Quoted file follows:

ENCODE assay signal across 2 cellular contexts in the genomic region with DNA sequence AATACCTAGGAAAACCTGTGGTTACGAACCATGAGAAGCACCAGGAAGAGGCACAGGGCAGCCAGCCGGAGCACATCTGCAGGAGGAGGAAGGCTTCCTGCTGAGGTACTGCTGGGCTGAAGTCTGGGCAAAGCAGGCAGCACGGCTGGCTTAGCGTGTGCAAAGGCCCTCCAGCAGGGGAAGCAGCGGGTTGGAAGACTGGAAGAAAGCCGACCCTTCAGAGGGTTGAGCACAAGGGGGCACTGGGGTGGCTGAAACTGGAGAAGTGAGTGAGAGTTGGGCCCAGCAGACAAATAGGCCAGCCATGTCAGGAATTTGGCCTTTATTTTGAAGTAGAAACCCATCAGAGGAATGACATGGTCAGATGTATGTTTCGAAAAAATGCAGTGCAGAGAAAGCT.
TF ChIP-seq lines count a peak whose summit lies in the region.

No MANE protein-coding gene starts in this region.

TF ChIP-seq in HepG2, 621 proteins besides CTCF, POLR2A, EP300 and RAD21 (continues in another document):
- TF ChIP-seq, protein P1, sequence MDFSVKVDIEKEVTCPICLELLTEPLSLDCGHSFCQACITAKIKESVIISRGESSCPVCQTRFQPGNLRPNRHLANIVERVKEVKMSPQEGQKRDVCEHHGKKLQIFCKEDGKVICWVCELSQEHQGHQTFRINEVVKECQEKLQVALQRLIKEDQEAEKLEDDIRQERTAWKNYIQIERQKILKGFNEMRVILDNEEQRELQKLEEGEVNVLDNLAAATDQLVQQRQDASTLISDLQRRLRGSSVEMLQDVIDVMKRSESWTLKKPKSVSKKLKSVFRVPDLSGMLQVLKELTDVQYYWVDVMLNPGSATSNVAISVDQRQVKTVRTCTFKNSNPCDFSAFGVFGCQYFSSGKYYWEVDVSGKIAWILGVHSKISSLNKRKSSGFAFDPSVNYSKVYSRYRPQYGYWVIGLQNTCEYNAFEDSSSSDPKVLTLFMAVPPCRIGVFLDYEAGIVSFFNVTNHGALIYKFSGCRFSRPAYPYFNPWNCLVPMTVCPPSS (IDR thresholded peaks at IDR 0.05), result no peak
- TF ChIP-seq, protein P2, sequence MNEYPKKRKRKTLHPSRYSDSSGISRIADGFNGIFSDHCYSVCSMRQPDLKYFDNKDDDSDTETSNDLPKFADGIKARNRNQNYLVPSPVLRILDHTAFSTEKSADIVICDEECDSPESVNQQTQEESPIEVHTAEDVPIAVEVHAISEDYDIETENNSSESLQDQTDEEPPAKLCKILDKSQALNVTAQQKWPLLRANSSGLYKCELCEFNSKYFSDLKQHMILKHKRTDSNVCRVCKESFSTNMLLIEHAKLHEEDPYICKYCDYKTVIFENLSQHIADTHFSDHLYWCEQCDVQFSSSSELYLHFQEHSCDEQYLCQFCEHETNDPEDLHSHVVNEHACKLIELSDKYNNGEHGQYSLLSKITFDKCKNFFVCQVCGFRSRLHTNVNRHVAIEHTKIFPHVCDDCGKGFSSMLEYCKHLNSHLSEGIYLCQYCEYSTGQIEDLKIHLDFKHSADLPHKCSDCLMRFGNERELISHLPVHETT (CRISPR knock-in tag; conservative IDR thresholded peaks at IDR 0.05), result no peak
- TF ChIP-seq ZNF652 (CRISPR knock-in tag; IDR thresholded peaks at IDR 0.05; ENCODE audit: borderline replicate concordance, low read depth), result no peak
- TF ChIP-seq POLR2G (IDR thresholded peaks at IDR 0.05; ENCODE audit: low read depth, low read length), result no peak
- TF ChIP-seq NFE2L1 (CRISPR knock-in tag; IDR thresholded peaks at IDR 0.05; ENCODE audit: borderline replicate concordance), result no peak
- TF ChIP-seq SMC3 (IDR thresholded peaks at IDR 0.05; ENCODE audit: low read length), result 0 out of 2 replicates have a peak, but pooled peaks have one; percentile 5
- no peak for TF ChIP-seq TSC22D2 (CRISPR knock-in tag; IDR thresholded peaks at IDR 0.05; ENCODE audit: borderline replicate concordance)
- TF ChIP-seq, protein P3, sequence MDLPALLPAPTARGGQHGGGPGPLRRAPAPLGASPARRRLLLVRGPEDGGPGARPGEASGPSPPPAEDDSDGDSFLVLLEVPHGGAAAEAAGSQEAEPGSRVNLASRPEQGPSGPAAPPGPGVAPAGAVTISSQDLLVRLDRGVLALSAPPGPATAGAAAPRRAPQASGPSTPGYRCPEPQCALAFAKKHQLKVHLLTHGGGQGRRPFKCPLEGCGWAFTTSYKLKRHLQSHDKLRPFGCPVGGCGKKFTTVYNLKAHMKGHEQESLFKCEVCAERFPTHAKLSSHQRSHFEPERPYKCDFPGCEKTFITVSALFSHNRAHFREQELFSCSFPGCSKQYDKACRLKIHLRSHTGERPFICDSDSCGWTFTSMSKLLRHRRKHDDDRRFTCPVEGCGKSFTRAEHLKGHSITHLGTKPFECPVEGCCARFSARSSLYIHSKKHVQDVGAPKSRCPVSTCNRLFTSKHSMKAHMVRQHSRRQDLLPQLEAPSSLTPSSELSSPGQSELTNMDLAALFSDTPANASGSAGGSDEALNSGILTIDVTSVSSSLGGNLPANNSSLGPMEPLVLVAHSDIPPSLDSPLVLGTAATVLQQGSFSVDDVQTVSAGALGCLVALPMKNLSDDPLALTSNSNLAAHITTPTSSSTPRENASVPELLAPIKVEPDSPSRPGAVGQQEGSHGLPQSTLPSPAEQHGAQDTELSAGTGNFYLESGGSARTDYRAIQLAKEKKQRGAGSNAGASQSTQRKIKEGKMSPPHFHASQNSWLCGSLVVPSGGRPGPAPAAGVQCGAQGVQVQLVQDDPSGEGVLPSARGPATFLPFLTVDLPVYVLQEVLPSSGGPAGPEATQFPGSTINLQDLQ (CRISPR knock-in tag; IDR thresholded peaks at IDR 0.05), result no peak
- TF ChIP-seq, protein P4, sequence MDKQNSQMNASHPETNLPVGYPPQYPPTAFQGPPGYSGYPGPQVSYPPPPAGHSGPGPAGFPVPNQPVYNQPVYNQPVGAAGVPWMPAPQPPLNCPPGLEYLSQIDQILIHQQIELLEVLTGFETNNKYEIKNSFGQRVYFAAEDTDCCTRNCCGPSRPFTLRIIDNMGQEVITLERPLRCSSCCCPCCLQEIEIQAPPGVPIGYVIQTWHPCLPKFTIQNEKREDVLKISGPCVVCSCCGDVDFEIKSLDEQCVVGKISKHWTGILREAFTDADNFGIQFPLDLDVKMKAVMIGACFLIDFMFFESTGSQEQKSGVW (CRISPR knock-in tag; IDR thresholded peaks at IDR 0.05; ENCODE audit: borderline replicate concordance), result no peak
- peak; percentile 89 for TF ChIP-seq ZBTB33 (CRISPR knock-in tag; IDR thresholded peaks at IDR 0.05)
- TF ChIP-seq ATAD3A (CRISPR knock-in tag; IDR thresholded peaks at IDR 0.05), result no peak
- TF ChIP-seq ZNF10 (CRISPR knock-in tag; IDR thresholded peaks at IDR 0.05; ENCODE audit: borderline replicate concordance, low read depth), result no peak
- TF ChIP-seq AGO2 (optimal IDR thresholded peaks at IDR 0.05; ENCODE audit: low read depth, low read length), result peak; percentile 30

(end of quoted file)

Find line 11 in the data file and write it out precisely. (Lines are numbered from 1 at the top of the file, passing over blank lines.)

- no peak for TF ChIP-seq TSC22D2 (CRISPR knock-in tag; IDR thresholded peaks at IDR 0.05; ENCODE audit: borderline replicate concordance)